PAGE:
White Lies

Kaiser Chiefs

Ricky WilsonChampioning yet again the British music scene were the following act, the Kaiser Chiefs.  Well established in the art-rock movement of 2004/5, frontman Ricky Wilson entertained with animated character through a set composing of a range of their tracks of their four albums.  The band have enjoyed a noteworthy successful career and from their live performance, it is clear to see why – the bands animated demeanour provides enough entertainment for continual engagement for more than is necessary, a wonderful showcase of the typical Leeds ruffian – but it’s so visible that it’s the lasting quality of their almost sickeningly catchy tunes which make this band so successful.  Tunes like “Oh My God” and “I Predict a Riot” do indeed do as they say, despite being over six years old in release.  Even later tracks such as “Never Miss a Beat” cause a frenzy, and although it would appear the Kaisers may play greatly to the notion of a one trick pony, there’s no denying that there is some solid basis for the success the Kaiser Chiefs have attained.

Kaiser Chiefs

 

The National

Matt BeringerCutting back on the Brit madness as the dusk was settling in were Brooklyn rockers The National.  Bringing a special, atmospheric ambience, the band did not fail to stun with their trademark melancholy in songs such as “Sorrow” and “Runaway” off their latest offering, High Violet (QRO review).  However, it was songs such as “Squalor Victoria” and “Abel” which caused the crowd the open their eyes, as frontman Matt Berninger provided a spot on lyrical catharsis.  However, what made this set so special was the appearance of Richard Reed Parry and Win Butler of the Arcade Fire (see below).  The pair has been known to appear on stage with The National (the recording of High Violet had guest stars members of the Arcade Fire, alongside a flurry of other forefront runners in the independent scene) – and the victorious crescendos of “Start a War” were emphasized by the diversifying harmonies of Butler and Berninger.  The bands set ended far too soon as their set built up memento with triumphant anthems of “England, “Terrible Love” and fan favourite “Mr. November” – but there’s no faulting a band for leaving fans gagging for that little bit more.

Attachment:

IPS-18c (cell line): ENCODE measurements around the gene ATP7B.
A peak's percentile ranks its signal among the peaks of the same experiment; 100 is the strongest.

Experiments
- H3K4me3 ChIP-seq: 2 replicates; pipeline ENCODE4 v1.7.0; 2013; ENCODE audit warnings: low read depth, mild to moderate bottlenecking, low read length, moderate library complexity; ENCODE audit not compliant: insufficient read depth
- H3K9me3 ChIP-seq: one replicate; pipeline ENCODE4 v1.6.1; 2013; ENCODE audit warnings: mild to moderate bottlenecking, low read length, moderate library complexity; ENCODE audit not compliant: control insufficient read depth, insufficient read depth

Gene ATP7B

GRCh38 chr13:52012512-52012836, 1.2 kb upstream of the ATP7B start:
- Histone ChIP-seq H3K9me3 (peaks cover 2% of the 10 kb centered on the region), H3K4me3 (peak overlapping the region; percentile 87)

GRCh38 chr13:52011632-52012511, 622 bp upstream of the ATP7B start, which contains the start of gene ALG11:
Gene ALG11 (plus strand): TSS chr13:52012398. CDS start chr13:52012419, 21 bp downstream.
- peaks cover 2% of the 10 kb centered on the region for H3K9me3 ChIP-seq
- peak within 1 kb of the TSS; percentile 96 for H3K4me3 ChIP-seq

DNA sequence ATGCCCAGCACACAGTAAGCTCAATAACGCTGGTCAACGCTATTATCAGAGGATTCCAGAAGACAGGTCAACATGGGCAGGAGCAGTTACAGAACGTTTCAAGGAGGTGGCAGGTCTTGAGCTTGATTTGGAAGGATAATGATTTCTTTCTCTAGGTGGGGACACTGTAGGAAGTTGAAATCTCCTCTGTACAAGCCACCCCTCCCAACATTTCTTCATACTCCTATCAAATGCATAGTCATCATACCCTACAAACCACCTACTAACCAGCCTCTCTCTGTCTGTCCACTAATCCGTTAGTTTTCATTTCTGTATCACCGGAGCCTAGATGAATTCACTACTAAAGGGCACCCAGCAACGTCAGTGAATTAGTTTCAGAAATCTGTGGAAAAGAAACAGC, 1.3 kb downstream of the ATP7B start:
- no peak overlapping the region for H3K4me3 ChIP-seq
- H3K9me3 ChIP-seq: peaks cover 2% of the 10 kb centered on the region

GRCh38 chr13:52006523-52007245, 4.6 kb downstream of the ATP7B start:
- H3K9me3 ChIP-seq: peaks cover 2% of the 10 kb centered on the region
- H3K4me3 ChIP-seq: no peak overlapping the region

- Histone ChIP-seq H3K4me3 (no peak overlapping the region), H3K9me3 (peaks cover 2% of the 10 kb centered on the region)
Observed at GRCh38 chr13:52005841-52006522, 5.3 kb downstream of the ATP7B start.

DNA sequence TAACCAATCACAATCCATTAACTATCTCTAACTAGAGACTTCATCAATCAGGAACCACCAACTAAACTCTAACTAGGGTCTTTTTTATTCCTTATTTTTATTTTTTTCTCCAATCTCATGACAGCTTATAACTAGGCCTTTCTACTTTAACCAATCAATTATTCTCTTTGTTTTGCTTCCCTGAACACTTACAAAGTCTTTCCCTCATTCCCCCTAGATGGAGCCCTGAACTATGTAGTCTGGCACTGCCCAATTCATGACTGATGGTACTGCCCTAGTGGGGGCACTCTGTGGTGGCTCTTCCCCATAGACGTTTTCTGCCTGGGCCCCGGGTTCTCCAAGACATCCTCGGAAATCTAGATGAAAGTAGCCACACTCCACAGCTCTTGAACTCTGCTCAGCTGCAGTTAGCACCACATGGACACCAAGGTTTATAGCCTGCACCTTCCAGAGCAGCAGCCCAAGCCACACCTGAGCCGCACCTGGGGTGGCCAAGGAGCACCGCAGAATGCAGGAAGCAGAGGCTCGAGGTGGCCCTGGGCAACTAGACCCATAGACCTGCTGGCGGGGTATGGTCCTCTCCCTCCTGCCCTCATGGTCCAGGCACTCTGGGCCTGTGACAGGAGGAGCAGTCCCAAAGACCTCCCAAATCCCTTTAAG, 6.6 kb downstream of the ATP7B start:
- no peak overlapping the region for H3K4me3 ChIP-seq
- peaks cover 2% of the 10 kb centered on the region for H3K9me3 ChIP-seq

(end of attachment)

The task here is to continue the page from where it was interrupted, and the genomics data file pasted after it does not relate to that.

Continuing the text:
The National

 

Arcade Fire

For fans of the Arcade Fire, that was more than a generous starter course to what was to come next.  The infamous band was to don the stage next in all their glory and exultant anthems.  With a myriad of instruments – more than you could count on all your fingers and toes – Arcade Fire stunned with a range of tracks of their three studio albums.  Although the crowd was somewhat un-reactive – causing some slight hostility from front man Win Butler – it didn’t take away from the solid performance from this magical collective.  Despite the crowd’s non-reaction, fan favourites such as “Power Out” and “Rebellion (Lies)” were heartfelt and caused a warm reaction from the docile crowd.  The band closed the evening with a pseudo encore with Butler chirping, “We should pretend to go away now and then you cheer and we come back again, but fuck it, let’s just stay here and play the songs,” and did so, causing a slightly abrupt ending to what was more than solid display of some most noteworthy artists in modern independent music worldwide.

 

Arcade Fire